My understanding of Shomer Negia

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  • #968679

    🐵 ⌨ Gamanit
    Participant

    She had two 50 lb bags plus a carry on suitcase weighing about 20 lbs as well as a 10-15 lb backpack. As Sara weighs 110 lbs, yes the bags together (weighing about 130 lb) DID weigh more than her….. On her way there, she stumbled over one of her larger bags

    Nopes. She may have weighed less than all of her bags together, but if she tripped over one of her larger bags, then the most that could have been on top of her is 70lbs. It would take real talent to trip and fall underneath what you tripped over… It is possible that the whole thing was for less than a half a minute and she exaggerated when telling this story to her mother.

    #968680

    Torah613Torah
    Participant

    Agree with Popa. And Gamanit.

    #968681

    oomis
    Participant

    I have tripped over smaller bags, and when I fell, my foot caught under one of the bags, knocking it into the air and they fell on me. It happens, and it takes no talent at all, just a simple misstep. Hope it never happens to you. It HURTS and is VERY embarrassing (especially because some people might think it takes “real talent” to do that).

    #968682

    🐵 ⌨ Gamanit
    Participant

    oomis, not a 50lb bag…

    #968683

    popa_bar_abba
    Participant

    PBA: So why would helping someone with their luggage be any different? (Now that I think back, I think I also helped a bunch of seminary girls pull their too-heavy luggage off the baggage claim thingy when we first landed too.)

    Sam: I probably would if I thought they needed help. In a case like this, it is hard for me to imagine that an able bodied young girl really needs my help standing up, and, it is a lot more of a tznius concern when she is sprawled on the floor, and, most girls I know would rather their sprawling on the ground be ignored than all the attention right then.

    I mentioned the part about the feeling of closeness, because I was bothered that some were seeing the question as only an issue of negiah. It isn’t only about negiah. It is still a situation by situation call, but there are real stakes.

    #968685

    oomis
    Participant

    oomis, thank you for your many intelligent and well-reasoned posts. “

    Thank YOU for the kind words…

    Gamanit, I have tripped over less than a suitcase. When the wind gets knocked out of you by a hard fall, it is momentarily confusing, absolutely embarrassing, and possibly injurious. The sooner someone helps you up (unless you have a broken limb or possible concussion, and YES that can happen from falling over a 50 lb. bag), the more quickly some of the embarrassment is mitigated. I don’t buy the notion that normal people would be embarrassed to be helped up by ANYONE, when they cannot get up by themselves. The inability to help oneself, not the negiyah per se, is what is most humiliating. And if girls were not being taught that it is untzniusdig to allow someone to literally give them a helping hand in an emergency of this nature, there would be no inyan whatsoever of embarrassment.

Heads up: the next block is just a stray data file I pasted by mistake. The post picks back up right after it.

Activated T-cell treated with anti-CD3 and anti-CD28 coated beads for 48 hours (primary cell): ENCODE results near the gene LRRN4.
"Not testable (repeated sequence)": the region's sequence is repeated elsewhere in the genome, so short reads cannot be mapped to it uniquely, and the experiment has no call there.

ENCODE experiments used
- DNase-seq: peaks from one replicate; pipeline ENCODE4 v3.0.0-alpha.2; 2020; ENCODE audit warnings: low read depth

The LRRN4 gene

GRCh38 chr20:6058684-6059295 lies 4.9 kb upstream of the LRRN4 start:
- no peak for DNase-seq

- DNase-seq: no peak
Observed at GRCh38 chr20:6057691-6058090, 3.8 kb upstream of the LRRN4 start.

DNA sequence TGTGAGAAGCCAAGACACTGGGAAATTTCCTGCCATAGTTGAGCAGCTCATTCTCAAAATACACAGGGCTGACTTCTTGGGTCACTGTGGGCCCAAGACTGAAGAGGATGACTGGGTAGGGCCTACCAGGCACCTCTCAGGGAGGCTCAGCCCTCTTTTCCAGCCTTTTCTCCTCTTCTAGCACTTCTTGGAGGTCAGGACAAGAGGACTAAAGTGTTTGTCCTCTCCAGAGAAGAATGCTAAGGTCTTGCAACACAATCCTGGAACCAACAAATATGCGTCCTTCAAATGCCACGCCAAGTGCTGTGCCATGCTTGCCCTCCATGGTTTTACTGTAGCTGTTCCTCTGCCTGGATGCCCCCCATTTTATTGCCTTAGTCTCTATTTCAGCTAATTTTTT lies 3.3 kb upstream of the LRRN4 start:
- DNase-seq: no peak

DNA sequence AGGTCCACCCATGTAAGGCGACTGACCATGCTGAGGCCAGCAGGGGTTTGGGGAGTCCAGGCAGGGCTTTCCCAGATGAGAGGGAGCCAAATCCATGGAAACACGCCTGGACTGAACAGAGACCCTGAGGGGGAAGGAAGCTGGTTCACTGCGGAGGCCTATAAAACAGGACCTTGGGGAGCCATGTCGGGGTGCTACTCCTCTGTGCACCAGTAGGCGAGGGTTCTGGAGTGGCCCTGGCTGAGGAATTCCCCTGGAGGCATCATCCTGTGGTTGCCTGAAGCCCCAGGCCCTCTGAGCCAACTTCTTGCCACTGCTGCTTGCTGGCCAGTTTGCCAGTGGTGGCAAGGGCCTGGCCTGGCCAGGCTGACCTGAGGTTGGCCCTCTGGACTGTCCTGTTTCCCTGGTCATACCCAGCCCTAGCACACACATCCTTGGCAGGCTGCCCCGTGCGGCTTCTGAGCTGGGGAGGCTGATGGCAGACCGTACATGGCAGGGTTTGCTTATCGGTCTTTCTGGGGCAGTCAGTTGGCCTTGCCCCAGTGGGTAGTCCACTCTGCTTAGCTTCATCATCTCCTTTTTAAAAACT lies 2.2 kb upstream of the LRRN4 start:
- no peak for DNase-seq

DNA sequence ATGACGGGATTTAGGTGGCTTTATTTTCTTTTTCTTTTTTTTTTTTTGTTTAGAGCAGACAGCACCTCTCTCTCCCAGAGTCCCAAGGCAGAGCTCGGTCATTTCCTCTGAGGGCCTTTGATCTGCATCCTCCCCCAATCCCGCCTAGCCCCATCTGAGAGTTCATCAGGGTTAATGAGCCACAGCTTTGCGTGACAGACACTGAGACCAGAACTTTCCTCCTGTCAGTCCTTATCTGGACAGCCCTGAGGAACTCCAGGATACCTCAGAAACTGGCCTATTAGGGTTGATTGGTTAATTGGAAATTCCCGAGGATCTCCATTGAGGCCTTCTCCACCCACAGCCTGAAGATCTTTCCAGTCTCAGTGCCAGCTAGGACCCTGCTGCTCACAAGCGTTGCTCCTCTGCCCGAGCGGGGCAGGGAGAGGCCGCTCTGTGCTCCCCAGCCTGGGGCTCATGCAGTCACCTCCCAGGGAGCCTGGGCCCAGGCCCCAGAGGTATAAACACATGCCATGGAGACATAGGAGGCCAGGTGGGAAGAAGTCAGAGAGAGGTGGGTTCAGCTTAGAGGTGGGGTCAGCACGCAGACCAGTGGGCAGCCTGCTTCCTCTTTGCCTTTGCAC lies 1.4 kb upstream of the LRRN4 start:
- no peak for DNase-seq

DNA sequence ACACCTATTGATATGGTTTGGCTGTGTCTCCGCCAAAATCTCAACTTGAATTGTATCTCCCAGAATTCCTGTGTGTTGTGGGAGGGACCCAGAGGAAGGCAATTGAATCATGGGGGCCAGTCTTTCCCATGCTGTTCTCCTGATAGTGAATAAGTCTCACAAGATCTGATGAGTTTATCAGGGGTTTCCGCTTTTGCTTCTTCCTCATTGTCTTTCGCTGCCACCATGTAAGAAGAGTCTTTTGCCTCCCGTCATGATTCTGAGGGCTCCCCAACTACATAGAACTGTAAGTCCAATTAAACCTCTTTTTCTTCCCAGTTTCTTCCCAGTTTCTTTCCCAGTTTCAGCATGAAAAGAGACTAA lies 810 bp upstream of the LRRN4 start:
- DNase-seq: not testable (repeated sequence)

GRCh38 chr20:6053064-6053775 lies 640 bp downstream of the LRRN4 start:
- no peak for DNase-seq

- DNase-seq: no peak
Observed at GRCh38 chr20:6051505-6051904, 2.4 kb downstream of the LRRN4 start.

But whatever one’s beliefs in this specific inyan might be (and I respect ALL of them, whether or not I agree), I am sure we could ALL agree that at the very least the person of the opposite gender should quickly get proper help for the person and not just stand by gawking. Personally, I would not want to wait that long to help someone.

    #968686

    🐵 ⌨ Gamanit
    Participant

    oomis- I’m not saying if I were there I wouldn’t help- not at all. What I’m trying to say is the story might have been exaggerated to begin with… I’ve been on five minute lines at the kosel and heard sem girls complaining how it’s not fair they had to wait a half hour. We were on the same line, I had a watch. Based on the way seminary girls tend to talk I’d assume the real incident was that she tripped over her suitcase, landed somewhere between the other two with it somewhat on top of her. People were looking for about three seconds deciding what to do, and she got up on her own without help. The story she said is what it FELT like to her, not what actually happened. Think basic physics…

    #968687

    oomis
    Participant

    Gamanit,then it would have been obvious she was NOT in need of help, if it happened as you assume. She got up immediately on her own, in your scenario. In that case, I would completely agree with what was said by you and others. BUT – if things played out in a different way, and she could not get up, or was injured or stunned for a moment, I would like to think that ANYONE would immediately offer a helping hand (or find someone appropriate in his stead)and not feel the need to consult a rov before doing so. I ain’t changin’ my opinion on this.